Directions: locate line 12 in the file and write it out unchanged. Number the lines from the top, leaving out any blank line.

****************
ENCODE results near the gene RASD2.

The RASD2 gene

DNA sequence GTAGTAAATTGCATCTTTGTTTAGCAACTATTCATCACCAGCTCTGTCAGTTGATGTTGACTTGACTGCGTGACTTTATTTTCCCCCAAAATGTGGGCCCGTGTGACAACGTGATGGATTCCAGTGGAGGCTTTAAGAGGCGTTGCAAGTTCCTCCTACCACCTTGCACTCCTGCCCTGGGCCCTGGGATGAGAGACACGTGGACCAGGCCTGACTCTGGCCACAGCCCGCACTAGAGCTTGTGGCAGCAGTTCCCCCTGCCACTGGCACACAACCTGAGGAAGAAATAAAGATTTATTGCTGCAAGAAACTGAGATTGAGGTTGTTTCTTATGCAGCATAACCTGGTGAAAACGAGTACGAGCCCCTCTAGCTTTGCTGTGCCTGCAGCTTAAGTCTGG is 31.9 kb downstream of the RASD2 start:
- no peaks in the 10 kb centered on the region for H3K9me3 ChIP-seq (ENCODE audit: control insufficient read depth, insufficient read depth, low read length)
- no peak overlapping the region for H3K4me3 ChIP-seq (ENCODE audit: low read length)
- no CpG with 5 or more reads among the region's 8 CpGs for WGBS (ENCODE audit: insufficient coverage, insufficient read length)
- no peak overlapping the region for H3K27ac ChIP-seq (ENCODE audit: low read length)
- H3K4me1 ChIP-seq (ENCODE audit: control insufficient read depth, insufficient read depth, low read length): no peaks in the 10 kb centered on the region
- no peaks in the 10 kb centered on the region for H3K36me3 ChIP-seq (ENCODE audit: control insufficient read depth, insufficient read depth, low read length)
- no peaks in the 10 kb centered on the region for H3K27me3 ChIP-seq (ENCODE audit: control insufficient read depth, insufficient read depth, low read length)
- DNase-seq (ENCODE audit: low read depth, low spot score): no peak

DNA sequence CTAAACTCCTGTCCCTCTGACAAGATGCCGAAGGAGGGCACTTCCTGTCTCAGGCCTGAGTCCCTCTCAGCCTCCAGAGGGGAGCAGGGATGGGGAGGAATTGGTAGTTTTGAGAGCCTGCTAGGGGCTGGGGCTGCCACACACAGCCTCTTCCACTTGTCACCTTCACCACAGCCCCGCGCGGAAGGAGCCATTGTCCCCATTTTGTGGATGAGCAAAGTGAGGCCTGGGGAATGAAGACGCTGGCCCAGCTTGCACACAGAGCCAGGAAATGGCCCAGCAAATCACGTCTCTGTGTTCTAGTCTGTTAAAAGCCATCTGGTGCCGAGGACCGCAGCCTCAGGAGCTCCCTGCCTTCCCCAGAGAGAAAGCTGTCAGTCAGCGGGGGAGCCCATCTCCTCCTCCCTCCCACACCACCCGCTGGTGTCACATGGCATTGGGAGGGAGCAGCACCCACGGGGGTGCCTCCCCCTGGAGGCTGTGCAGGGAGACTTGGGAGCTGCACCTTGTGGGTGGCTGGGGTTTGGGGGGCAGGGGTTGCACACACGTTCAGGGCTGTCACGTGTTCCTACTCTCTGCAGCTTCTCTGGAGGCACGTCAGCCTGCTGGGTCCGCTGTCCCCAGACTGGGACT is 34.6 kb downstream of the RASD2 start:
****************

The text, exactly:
DNA sequence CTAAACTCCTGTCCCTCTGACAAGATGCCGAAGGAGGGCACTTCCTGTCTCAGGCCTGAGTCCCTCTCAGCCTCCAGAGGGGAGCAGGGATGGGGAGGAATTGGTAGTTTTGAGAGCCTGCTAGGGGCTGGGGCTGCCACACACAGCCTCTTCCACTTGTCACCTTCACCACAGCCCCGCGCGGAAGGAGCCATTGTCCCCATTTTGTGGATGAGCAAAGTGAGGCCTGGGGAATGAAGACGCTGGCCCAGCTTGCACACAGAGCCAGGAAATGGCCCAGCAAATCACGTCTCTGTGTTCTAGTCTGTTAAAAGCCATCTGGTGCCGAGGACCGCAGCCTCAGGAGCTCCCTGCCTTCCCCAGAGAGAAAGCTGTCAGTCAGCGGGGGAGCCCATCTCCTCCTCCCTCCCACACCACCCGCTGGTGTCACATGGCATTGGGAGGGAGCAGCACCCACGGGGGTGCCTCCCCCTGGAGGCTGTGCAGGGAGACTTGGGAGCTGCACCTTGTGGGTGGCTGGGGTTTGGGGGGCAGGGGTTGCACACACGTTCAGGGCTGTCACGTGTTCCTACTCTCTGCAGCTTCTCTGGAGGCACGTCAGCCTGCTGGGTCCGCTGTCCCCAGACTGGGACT is 34.6 kb downstream of the RASD2 start: